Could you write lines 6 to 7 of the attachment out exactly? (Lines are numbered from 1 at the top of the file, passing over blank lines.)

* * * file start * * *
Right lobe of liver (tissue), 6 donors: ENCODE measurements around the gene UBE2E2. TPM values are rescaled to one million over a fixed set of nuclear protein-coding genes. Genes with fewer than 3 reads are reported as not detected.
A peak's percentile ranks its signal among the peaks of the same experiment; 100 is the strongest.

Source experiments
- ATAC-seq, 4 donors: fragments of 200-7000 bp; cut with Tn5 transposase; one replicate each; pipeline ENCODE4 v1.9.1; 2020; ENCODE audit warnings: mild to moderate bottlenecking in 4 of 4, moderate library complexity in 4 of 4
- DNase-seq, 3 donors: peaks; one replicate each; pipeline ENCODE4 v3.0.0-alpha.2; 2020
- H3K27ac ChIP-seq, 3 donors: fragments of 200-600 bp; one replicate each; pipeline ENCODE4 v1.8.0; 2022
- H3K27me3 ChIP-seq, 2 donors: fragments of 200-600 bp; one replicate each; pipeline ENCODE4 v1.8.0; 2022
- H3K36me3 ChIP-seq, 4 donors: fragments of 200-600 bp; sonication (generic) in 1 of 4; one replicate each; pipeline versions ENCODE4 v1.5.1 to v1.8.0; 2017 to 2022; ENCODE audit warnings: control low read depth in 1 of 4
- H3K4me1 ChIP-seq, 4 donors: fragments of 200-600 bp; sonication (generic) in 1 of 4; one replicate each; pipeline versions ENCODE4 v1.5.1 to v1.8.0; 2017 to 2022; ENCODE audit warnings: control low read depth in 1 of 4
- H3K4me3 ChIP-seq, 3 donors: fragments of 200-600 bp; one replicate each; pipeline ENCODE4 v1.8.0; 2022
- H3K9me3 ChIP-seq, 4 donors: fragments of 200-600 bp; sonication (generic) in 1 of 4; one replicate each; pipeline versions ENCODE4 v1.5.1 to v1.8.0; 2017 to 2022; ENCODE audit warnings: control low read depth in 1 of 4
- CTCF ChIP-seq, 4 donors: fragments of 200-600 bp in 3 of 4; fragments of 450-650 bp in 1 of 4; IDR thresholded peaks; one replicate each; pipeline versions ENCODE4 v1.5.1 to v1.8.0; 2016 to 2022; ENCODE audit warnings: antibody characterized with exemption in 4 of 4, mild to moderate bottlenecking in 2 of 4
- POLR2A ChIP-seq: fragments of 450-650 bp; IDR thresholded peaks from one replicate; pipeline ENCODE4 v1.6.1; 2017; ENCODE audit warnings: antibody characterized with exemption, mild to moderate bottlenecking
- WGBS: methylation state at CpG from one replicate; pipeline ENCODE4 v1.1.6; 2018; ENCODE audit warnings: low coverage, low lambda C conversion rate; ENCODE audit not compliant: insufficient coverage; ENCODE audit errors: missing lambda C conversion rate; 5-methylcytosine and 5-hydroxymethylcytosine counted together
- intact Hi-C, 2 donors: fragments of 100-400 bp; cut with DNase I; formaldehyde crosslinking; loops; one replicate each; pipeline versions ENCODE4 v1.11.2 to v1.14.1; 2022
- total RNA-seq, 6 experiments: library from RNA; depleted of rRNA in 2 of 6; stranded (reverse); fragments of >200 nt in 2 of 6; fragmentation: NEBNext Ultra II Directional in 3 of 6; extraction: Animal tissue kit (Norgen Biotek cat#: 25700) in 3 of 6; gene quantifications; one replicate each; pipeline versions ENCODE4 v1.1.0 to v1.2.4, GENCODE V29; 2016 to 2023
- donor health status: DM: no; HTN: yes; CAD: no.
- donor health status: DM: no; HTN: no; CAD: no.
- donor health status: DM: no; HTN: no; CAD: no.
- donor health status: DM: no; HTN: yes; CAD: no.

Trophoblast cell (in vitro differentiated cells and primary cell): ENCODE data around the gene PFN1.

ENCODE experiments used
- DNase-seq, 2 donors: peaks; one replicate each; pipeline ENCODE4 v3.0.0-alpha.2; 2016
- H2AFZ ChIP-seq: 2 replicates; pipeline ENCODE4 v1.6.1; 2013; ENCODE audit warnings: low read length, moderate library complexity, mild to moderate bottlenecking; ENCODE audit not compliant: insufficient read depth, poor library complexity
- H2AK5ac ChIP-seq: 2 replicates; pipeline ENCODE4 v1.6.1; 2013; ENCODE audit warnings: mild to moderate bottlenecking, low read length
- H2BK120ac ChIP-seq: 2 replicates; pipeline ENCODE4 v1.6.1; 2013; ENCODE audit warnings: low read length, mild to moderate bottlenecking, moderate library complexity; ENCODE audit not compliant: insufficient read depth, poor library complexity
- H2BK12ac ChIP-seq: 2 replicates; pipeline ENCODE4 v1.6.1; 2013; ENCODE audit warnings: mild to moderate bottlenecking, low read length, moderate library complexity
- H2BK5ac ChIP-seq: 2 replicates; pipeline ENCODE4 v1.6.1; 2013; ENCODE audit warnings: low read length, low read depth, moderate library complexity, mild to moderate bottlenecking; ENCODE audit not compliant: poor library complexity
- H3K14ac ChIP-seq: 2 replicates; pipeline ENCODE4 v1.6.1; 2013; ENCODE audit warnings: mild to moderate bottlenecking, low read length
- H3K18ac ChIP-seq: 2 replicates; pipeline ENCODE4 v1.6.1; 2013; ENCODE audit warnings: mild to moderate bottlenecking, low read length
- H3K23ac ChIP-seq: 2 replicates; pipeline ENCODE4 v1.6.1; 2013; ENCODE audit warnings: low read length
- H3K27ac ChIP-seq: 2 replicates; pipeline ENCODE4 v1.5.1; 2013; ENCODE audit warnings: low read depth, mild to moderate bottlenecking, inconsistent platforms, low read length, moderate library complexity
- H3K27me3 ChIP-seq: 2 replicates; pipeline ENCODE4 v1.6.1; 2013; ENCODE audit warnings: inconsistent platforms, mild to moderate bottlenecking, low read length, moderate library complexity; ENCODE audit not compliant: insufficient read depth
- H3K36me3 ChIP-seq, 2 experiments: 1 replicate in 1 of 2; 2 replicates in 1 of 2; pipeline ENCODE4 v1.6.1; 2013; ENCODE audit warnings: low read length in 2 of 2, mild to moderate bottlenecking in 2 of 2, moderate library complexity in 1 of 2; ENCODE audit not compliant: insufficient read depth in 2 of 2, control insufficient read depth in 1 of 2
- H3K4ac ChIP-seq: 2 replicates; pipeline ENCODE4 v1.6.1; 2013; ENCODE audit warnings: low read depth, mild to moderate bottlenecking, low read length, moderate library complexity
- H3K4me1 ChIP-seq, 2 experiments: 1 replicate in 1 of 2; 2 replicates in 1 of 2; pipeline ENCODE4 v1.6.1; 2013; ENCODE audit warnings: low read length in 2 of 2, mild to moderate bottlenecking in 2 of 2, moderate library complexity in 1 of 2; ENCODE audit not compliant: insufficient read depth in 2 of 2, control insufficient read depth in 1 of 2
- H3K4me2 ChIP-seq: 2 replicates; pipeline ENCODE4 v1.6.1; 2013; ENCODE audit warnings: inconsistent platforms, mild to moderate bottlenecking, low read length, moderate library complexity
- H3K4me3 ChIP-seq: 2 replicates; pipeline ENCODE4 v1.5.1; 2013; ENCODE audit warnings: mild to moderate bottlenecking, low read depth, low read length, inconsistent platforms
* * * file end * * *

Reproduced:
- H3K27ac ChIP-seq, 3 donors: fragments of 200-600 bp; one replicate each; pipeline ENCODE4 v1.8.0; 2022
- H3K27me3 ChIP-seq, 2 donors: fragments of 200-600 bp; one replicate each; pipeline ENCODE4 v1.8.0; 2022